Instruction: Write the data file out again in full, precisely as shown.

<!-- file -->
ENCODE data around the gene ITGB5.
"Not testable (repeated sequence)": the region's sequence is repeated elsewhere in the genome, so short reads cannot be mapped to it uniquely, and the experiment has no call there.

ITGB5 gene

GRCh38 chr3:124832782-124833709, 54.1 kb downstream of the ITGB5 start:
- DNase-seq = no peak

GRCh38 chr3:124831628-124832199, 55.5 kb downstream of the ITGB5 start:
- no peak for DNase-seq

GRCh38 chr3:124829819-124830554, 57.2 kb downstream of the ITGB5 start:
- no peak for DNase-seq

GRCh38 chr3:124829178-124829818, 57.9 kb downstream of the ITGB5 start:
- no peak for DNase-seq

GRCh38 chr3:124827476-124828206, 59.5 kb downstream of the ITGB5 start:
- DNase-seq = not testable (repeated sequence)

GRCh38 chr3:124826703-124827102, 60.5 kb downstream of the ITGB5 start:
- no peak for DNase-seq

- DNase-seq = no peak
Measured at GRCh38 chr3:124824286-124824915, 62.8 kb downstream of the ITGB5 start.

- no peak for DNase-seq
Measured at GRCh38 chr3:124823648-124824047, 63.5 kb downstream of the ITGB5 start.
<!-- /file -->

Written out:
ENCODE data around the gene ITGB5.
"Not testable (repeated sequence)": the region's sequence is repeated elsewhere in the genome, so short reads cannot be mapped to it uniquely, and the experiment has no call there.

ITGB5 gene

GRCh38 chr3:124832782-124833709, 54.1 kb downstream of the ITGB5 start:
- DNase-seq = no peak

GRCh38 chr3:124831628-124832199, 55.5 kb downstream of the ITGB5 start:
- no peak for DNase-seq

GRCh38 chr3:124829819-124830554, 57.2 kb downstream of the ITGB5 start:
- no peak for DNase-seq

GRCh38 chr3:124829178-124829818, 57.9 kb downstream of the ITGB5 start:
- no peak for DNase-seq

GRCh38 chr3:124827476-124828206, 59.5 kb downstream of the ITGB5 start:
- DNase-seq = not testable (repeated sequence)

GRCh38 chr3:124826703-124827102, 60.5 kb downstream of the ITGB5 start:
- no peak for DNase-seq

- DNase-seq = no peak
Measured at GRCh38 chr3:124824286-124824915, 62.8 kb downstream of the ITGB5 start.

- no peak for DNase-seq
Measured at GRCh38 chr3:124823648-124824047, 63.5 kb downstream of the ITGB5 start.